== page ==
Cool response to Snowy plan

Cautious reaction to Snowy plans


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Irrigators have reacted cautiously to the proposed $2billion expansion of the Snowy Mountains hydro scheme.

Irrigators have reacted cautiously to the proposed $2 billion expansion of the Snowy Mountains hydro scheme.

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Victorian Farmers Federation’s (VFF) Water council chairman, Richard Anderson, said any scheme must comply with the operating rules, governing irrigation water.

“The proposal they have brought out and dusted off has been around for years, and it hasn’t stacked up before,” Mr Anderson said.

“They’ve brought it out again, dusted it off and are seeing if this is going to get a run, which is fine

“But you need to work out the operational rules, so there are no third party impacts on irrigators or the environment.”

Prime Minister Malcom Turnbull has announced plans to boost the Snowy Hydro’s electricity generation capacity by 50 per cent, for supply to the national market.

Ricegrowers’ Association of Australia president, Jeremy Morton said it was too early to understand exactly what the implications might be.

“But we would not want to see any changes in reliability, or supply, from any expansion of the scheme,” Mr Morton said. “That would be non-negotiable.”

We would not want to see any changes in reliability, or supply, from any expansion of the scheme. - Jeremy Morton, Ricegrowers' Association of Australia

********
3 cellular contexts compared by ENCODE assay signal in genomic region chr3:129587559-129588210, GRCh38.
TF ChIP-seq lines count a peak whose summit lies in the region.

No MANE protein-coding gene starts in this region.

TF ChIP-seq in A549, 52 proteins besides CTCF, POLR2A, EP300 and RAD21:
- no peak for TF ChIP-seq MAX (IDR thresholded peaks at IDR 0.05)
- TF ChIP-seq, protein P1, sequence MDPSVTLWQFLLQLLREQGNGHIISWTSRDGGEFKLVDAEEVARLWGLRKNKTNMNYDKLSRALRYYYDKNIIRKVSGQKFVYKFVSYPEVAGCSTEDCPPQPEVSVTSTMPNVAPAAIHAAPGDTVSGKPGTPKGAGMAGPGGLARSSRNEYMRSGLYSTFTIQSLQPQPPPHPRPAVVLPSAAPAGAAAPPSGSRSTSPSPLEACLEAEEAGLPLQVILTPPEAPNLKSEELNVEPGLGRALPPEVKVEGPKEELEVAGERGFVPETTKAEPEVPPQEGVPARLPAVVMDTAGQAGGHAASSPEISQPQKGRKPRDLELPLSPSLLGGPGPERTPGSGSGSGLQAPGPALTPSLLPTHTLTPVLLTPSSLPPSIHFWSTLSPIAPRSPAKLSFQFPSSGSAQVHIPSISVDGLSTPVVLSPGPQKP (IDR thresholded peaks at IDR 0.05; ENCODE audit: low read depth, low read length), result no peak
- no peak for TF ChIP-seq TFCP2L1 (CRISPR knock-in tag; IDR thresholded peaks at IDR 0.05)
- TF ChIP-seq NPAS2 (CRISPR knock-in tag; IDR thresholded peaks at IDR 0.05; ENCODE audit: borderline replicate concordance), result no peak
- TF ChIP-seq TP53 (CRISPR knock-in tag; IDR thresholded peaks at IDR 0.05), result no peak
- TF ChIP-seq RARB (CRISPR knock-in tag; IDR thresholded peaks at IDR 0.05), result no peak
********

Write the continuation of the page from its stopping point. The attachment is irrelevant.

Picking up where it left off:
He said irrigators would be “absolutely having our two bob’s worth, in any discussion.”

National Farmers’ Federation (NFF) vice-president and water taskforce chair Les Gordon said he had seen no real detail of the plan.

Mr Gordon said greater electricity generation was “good news” and a “no brainer,” given the significant impacts of higher power prices for farm production; especially in the irrigation sector.

“Is there an energy crisis?” he said. “At the moment we’re on the cusp of one that’s pretty clear.

“The price of energy is part of the crisis and that’s making it incredibly difficult for many businesses and if reliability starts to fall away, as it’s showing some signs that it might do, then absolutely we’re in crisis and if we’re not in a crisis now, we’re certainly heading for one.

“If you really want to muck up investment in businesses and agriculture, making the power supply really expensive and unreliable is a sure-fire way of doing it.”

SNOWY PLAN: Prime Minister Malcolm Turnbull with Snowy Hydro CEO Paul Broad during his tour of the Snowy Hydro Tumut 3 power station in Talbingo, NSW. Photo: Alex Ellinghausen

SNOWY PLAN: Prime Minister Malcolm Turnbull with Snowy Hydro CEO Paul Broad during his tour of the Snowy Hydro Tumut 3 power station in Talbingo, NSW. Photo: Alex Ellinghausen

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